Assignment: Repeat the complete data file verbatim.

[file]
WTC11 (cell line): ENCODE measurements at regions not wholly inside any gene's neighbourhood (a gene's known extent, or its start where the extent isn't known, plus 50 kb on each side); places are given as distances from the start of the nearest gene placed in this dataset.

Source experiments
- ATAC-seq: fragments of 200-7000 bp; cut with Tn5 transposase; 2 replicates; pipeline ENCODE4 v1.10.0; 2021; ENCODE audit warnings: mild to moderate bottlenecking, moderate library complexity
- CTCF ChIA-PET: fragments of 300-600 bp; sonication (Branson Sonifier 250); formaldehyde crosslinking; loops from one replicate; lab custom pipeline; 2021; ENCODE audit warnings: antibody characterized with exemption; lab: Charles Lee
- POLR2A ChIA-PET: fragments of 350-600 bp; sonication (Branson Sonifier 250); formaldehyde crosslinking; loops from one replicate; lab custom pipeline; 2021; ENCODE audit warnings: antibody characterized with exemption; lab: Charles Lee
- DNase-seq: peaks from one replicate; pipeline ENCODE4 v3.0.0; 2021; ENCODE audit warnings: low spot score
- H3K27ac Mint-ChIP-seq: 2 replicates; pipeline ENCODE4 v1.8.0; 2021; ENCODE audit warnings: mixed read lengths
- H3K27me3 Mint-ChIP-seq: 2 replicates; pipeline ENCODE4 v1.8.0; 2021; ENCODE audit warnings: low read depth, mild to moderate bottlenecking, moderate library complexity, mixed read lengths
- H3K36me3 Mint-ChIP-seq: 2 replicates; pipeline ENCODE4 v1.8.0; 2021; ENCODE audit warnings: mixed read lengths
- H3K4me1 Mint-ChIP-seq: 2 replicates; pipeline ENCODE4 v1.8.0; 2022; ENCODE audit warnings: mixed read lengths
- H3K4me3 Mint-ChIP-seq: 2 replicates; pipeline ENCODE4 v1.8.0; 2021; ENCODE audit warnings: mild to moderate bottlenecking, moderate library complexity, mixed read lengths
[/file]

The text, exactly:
WTC11 (cell line): ENCODE measurements at regions not wholly inside any gene's neighbourhood (a gene's known extent, or its start where the extent isn't known, plus 50 kb on each side); places are given as distances from the start of the nearest gene placed in this dataset.

Source experiments
- ATAC-seq: fragments of 200-7000 bp; cut with Tn5 transposase; 2 replicates; pipeline ENCODE4 v1.10.0; 2021; ENCODE audit warnings: mild to moderate bottlenecking, moderate library complexity
- CTCF ChIA-PET: fragments of 300-600 bp; sonication (Branson Sonifier 250); formaldehyde crosslinking; loops from one replicate; lab custom pipeline; 2021; ENCODE audit warnings: antibody characterized with exemption; lab: Charles Lee
- POLR2A ChIA-PET: fragments of 350-600 bp; sonication (Branson Sonifier 250); formaldehyde crosslinking; loops from one replicate; lab custom pipeline; 2021; ENCODE audit warnings: antibody characterized with exemption; lab: Charles Lee
- DNase-seq: peaks from one replicate; pipeline ENCODE4 v3.0.0; 2021; ENCODE audit warnings: low spot score
- H3K27ac Mint-ChIP-seq: 2 replicates; pipeline ENCODE4 v1.8.0; 2021; ENCODE audit warnings: mixed read lengths
- H3K27me3 Mint-ChIP-seq: 2 replicates; pipeline ENCODE4 v1.8.0; 2021; ENCODE audit warnings: low read depth, mild to moderate bottlenecking, moderate library complexity, mixed read lengths
- H3K36me3 Mint-ChIP-seq: 2 replicates; pipeline ENCODE4 v1.8.0; 2021; ENCODE audit warnings: mixed read lengths
- H3K4me1 Mint-ChIP-seq: 2 replicates; pipeline ENCODE4 v1.8.0; 2022; ENCODE audit warnings: mixed read lengths
- H3K4me3 Mint-ChIP-seq: 2 replicates; pipeline ENCODE4 v1.8.0; 2021; ENCODE audit warnings: mild to moderate bottlenecking, moderate library complexity, mixed read lengths